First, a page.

AIMS: Biomarker-driven therapies have not been developed for infant medulloblastoma (iMB). We sought to robustly sub-classify iMB, and proffer strategies for personalised, risk-adapted therapies.
METHODS: We characterised the iMB molecular landscape, including second-generation subtyping, and the associated retrospective clinical experience, using large independent discovery/validation cohorts (n=387).
RESULTS: iMBGrp3 (42%) and iMBSHH (40%) subgroups predominated. iMBGrp3 harboured second-generation subtypes II/III/IV. Subtype II strongly associated with large-cell/anaplastic pathology (LCA; 23%) and MYC amplification (19%), defining a very-high-risk group (0% 10yr overall-survival (OS)), which progressed rapidly on all therapies; novel approaches are urgently required. Subtype VII (predominant within iMBGrp4 ) and subtype IV tumours were standard-risk (80% OS) using upfront CSI-based therapies; randomised-controlled trials of upfront radiation-sparing and/or second-line radiotherapy should be considered. 75% of iMBSHH showed DN/MBEN histopathology in discovery and validation cohorts (p<0.0001); central pathology review determined diagnosis of histological variants to WHO standards. In multivariable models, non-DN/MBEN pathology was associated significantly with worse outcomes within iMBSHH . iMBSHH harboured two distinct subtypes (iMBSHH-I/II ). Within the discriminated favourable-risk iMBSHH DN/MBEN patient group, iMBSHH-II had significantly better progression-free survival than iMBSHH-I , offering opportunities for risk-adapted stratification of upfront therapies. Both iMBSHH-I and iMBSHH-II showed notable rescue rates (56% combined post-relapse survival), further supporting delay of irradiation. Survival models and risk-factors described were reproducible in independent cohorts, strongly supporting their further investigation and development.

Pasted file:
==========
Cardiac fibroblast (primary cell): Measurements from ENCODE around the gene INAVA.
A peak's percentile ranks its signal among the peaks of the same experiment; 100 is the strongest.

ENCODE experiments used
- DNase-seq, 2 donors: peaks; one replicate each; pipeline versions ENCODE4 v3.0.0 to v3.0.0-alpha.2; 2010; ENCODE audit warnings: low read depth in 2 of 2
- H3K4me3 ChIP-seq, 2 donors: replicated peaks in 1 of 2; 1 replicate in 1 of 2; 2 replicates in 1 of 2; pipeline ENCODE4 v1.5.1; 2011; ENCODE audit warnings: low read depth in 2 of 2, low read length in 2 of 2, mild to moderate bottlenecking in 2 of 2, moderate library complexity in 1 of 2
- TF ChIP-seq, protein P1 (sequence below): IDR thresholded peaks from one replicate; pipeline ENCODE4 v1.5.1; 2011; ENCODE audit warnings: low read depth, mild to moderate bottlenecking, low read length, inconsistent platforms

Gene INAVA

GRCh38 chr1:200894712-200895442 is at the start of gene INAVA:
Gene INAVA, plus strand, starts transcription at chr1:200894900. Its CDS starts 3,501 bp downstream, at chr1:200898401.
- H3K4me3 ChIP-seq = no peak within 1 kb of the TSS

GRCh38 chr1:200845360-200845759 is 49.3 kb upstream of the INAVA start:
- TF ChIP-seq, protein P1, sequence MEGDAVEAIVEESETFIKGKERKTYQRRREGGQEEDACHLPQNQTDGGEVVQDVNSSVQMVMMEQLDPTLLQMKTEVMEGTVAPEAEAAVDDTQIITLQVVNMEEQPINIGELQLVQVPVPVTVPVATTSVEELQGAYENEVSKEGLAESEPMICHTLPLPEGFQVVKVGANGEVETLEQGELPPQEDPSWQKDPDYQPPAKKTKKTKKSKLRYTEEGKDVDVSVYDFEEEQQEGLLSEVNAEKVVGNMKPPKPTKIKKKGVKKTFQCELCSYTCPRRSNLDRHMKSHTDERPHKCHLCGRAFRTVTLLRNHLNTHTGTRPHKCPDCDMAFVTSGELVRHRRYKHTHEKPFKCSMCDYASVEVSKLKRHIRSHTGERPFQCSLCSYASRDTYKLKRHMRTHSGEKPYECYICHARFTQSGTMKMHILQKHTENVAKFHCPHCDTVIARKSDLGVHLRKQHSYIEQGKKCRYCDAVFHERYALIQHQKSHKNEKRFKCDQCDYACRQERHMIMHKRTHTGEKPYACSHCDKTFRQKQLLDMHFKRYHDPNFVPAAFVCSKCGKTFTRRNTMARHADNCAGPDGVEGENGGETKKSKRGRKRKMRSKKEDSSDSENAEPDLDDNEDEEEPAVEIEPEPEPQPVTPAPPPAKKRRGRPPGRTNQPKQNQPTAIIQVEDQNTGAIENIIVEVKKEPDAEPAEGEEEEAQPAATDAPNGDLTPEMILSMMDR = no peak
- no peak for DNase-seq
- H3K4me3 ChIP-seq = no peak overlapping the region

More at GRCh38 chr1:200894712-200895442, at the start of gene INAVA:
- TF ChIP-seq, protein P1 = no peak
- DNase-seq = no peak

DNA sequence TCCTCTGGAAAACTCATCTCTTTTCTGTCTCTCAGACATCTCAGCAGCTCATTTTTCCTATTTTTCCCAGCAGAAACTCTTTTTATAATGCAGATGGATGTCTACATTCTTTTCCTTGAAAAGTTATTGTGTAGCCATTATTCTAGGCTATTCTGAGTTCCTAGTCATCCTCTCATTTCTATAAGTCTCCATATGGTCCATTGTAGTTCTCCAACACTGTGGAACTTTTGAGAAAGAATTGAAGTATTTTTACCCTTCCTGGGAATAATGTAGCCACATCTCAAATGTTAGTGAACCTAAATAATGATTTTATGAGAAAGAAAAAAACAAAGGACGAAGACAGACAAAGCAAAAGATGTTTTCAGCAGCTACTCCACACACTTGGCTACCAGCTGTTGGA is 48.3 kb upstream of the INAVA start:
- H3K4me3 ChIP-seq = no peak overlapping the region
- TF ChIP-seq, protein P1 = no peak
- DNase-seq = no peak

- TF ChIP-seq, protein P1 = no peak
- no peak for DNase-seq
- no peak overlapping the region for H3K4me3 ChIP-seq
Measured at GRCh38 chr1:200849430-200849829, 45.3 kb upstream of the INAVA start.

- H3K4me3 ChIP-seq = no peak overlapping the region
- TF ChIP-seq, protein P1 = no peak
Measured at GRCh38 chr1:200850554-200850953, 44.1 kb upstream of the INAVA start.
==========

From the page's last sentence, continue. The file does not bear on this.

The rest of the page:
CONCLUSIONS: Investigations of large, retrospective cohorts have enabled the comprehensive and robust characterisation of molecular heterogeneity within iMB. Novel subtypes are clinically-significant and subgroup-dependent survival models highlight opportunities for biomarker-directed therapies.